More Rich Bitches

14 Jan

So you thought I was done expounding on the issue of resentment toward the privileged?

You’re right. I was.

But some very articulate folks aren’t, the Lord be praised, and here’s what they have to say:

Amrita from Indiquill:

Any and every attack on one’s country and fellow citizens is shocking and upsetting, no matter who the perpetrators or what the cause might be. There is no part of the country that is “okay” to be attacked. And yet the scale of our reaction to these attacks is very different. As a lot of people have pointed out, some of them on this very blog, the Mumbai attacks, while shocking, are not unprecedented in terms of style. They’re been all the rage in Kashmir for quite a while now, for instance.

So why haven’t I ever felt quite as strongly about those attacks? They too were outrages perpetrated against Indian citizens on Indian soil and dealt with by the Indian army.

Short answer? Because I don’t feel about Kashmir the way I do about Mumbai.

If you do, then good for you, but I don’t. I’m very sorry, but there’re certain parts of India of which I’m more fond than others. These tend to be places that I have visited or places that I intend to visit someday. Kashmir, thus far, is not on that list. I feel like a traitor for saying that because it’s Kashmir, you know, and I grew up in an age where you had to be rabidly invested in Kashmir’s status in the Indian union, but that’s precisely why I have such different feelings for Mumbai vs. Kashmir.


…………….


Izzy from Audacious:

But last month as I watched the Taj burn on TV, my world fell apart. My blood is intrinsically connected to Colaba. A lot of it has to do with the fact that I get to gawk at a lot of rich people, everybody speaks Hindi with an accent and it’s the only place in the world I get confectionery which I can multiple orgasm over and then dance a Mexican Hat Dance while waving a glass of cold coffee over my head while shouting “I’MMA GONNA MARRY THISA PLACA.” A lot of it has to do with the fact that when my mother was busy treating me like the illegitimate child that my dad went and had on their honeymoon while she had to clean up cat poo for three weeks, Colaba was the fat lady next door who baked me cookies and showed me glittery things and kept me distracted. Colaba was the best friend who stayed up all night to hear me sob, Colaba was the boyfriend who hid me in his room till I could sneak out early in the morning.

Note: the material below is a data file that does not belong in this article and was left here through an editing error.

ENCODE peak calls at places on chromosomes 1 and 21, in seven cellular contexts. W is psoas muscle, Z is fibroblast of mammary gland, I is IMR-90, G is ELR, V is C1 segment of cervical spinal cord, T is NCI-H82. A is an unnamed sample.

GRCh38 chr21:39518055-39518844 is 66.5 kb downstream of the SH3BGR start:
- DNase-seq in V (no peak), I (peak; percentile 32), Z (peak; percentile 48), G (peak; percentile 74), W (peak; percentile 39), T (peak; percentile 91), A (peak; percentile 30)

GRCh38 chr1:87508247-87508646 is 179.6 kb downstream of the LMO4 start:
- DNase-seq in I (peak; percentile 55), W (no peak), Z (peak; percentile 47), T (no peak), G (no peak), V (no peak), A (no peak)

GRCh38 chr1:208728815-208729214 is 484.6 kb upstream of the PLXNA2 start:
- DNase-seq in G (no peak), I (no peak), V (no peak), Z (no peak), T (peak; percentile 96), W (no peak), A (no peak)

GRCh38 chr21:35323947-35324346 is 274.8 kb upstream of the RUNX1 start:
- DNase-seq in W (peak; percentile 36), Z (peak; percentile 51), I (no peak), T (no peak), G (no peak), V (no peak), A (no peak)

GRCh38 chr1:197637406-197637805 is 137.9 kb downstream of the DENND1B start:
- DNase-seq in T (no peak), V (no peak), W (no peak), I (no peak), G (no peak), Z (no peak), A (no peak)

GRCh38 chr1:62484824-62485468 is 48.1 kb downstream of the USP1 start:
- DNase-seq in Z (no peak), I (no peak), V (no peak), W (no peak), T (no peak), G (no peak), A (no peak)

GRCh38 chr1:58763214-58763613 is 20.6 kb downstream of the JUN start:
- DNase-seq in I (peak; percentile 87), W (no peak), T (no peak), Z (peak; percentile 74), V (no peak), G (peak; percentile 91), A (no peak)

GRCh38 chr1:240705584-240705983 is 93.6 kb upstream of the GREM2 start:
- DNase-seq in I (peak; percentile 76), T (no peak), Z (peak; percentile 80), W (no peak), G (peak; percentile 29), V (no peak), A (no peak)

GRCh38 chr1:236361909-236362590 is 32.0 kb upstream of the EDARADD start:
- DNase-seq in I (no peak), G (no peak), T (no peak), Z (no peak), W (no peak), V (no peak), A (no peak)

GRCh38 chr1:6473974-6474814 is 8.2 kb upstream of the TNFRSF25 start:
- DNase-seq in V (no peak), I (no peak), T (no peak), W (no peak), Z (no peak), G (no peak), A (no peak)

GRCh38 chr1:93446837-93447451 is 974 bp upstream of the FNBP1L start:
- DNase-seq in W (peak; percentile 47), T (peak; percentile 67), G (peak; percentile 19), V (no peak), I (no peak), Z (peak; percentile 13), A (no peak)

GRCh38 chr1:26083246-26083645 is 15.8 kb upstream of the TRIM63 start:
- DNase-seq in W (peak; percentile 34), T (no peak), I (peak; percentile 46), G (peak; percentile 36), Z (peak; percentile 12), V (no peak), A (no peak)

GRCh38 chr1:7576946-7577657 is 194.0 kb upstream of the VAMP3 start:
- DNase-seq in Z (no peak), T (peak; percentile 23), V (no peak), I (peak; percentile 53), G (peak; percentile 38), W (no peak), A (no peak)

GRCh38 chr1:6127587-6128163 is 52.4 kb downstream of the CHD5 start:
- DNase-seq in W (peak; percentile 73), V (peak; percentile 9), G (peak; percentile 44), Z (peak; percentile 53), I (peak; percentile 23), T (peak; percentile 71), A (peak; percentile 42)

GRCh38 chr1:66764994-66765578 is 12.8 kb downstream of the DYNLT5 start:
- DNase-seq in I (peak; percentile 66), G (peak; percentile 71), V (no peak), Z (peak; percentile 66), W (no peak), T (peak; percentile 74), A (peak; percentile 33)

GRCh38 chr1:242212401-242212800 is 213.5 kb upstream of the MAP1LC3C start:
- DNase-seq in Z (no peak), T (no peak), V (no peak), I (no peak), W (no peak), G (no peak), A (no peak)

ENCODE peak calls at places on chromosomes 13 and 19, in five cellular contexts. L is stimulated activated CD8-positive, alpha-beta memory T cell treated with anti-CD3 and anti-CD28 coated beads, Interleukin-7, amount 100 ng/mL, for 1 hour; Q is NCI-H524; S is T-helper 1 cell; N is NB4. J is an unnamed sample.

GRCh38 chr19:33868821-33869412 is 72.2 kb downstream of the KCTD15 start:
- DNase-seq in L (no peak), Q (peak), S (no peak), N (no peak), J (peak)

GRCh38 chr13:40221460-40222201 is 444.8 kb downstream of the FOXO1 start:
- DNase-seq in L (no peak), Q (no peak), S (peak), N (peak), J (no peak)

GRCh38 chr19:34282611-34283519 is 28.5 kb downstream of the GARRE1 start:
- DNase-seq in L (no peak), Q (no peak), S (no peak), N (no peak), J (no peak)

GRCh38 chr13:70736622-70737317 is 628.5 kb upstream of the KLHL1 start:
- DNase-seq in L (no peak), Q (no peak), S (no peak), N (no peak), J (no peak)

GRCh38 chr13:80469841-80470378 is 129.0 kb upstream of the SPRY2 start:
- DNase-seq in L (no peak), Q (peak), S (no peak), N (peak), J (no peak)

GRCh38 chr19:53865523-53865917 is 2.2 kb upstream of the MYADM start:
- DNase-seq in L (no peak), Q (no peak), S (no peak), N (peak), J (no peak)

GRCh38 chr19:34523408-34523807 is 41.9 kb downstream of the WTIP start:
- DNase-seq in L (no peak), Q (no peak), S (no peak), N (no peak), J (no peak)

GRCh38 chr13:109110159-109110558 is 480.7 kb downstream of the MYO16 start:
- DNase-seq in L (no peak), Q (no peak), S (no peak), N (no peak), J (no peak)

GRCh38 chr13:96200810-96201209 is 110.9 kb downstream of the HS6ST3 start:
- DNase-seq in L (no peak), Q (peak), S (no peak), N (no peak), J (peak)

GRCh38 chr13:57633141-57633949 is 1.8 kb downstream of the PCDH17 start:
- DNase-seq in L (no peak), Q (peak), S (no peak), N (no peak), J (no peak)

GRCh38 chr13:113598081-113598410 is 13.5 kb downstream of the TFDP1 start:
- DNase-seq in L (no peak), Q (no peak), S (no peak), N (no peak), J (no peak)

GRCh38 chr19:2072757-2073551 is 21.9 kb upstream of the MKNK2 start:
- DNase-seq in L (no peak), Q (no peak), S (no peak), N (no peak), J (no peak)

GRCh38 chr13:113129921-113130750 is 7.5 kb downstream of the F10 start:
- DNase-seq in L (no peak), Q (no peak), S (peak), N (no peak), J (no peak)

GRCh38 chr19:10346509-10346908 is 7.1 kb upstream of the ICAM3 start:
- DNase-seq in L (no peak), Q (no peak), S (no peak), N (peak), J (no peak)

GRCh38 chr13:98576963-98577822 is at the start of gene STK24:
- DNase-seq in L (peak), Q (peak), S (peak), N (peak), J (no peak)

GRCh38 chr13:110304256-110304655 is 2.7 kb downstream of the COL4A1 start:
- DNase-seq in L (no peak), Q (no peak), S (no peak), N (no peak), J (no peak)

Colaba took away my home and with it my three days of a childhood spiralled up like coloured bits of paper in the billowing smoke. I guess we have strange ways of growing up.

………….


Salman Rushdie on Arundhati Roy’s disparaging remarks about the iconic status of the Taj:

I thought that particular remark in her piece was disgusting. The idea that the deaths of the rich don’t matter because they are rich is disgusting. The idea that 12 members of the Taj staff who heroically gave their lives to save many of the guests are to be discounted because they are, presumably, lackeys of the rich—this is nauseating. This is amoral. She should be ashamed of herself.

Okay? Okay. NOW I’m done.

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10 Responses to “More Rich Bitches”

  1. dipali January 14, 2009 at 9:40 pm #

    The rich and privileged do grieve. I wonder why people think that they cannot/should not.

  2. Aunty G January 14, 2009 at 10:53 pm #

    Just yesterday i was marvelling at the tirade of anti-AR letters to the editor of the latest Outlook; at how just one award-winning book gives her the authority to rant as she does; at how she hasn’t got an honorary citizenship of the countries whose causes she so fervently espouses; at how………never mind, am ranting!

  3. AKM January 14, 2009 at 11:07 pm #

    Oh come ON. Agreed, Arundhati Roy is India’s Michael Moore, damaging the cause she believes in.